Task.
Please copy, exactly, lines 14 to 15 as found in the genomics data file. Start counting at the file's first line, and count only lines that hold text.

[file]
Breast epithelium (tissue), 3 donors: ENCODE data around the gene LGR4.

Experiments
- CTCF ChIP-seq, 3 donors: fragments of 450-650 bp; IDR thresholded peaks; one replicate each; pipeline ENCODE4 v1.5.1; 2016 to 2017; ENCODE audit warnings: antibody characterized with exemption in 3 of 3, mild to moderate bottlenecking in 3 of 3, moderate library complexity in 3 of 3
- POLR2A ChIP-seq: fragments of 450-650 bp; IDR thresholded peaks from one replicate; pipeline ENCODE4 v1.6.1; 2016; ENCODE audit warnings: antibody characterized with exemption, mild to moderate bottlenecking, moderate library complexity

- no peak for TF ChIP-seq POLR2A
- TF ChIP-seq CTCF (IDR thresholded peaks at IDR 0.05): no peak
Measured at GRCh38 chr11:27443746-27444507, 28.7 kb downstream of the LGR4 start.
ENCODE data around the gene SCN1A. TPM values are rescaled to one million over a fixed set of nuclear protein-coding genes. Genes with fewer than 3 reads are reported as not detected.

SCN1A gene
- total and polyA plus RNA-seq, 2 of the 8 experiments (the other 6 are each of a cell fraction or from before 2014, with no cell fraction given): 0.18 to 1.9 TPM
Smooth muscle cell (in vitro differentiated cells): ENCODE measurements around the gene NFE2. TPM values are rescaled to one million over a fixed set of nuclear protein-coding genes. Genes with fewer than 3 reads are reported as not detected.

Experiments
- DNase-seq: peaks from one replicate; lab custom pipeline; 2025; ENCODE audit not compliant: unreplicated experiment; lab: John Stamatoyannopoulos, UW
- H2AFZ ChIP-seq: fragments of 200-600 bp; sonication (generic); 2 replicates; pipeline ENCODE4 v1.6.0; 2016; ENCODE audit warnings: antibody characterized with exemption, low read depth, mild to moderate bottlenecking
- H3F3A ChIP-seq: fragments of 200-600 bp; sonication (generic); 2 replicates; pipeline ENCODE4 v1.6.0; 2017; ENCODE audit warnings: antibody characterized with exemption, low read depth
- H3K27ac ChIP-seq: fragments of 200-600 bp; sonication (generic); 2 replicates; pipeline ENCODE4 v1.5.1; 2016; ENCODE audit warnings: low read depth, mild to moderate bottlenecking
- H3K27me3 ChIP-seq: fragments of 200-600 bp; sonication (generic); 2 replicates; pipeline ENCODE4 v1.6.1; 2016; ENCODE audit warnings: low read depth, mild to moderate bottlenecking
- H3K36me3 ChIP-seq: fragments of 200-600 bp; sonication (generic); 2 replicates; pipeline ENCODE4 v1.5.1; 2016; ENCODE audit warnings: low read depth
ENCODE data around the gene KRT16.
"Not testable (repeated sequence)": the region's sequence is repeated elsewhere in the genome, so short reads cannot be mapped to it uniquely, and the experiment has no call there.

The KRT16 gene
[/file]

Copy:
- H2AFZ ChIP-seq: fragments of 200-600 bp; sonication (generic); 2 replicates; pipeline ENCODE4 v1.6.0; 2016; ENCODE audit warnings: antibody characterized with exemption, low read depth, mild to moderate bottlenecking
- H3F3A ChIP-seq: fragments of 200-600 bp; sonication (generic); 2 replicates; pipeline ENCODE4 v1.6.0; 2017; ENCODE audit warnings: antibody characterized with exemption, low read depth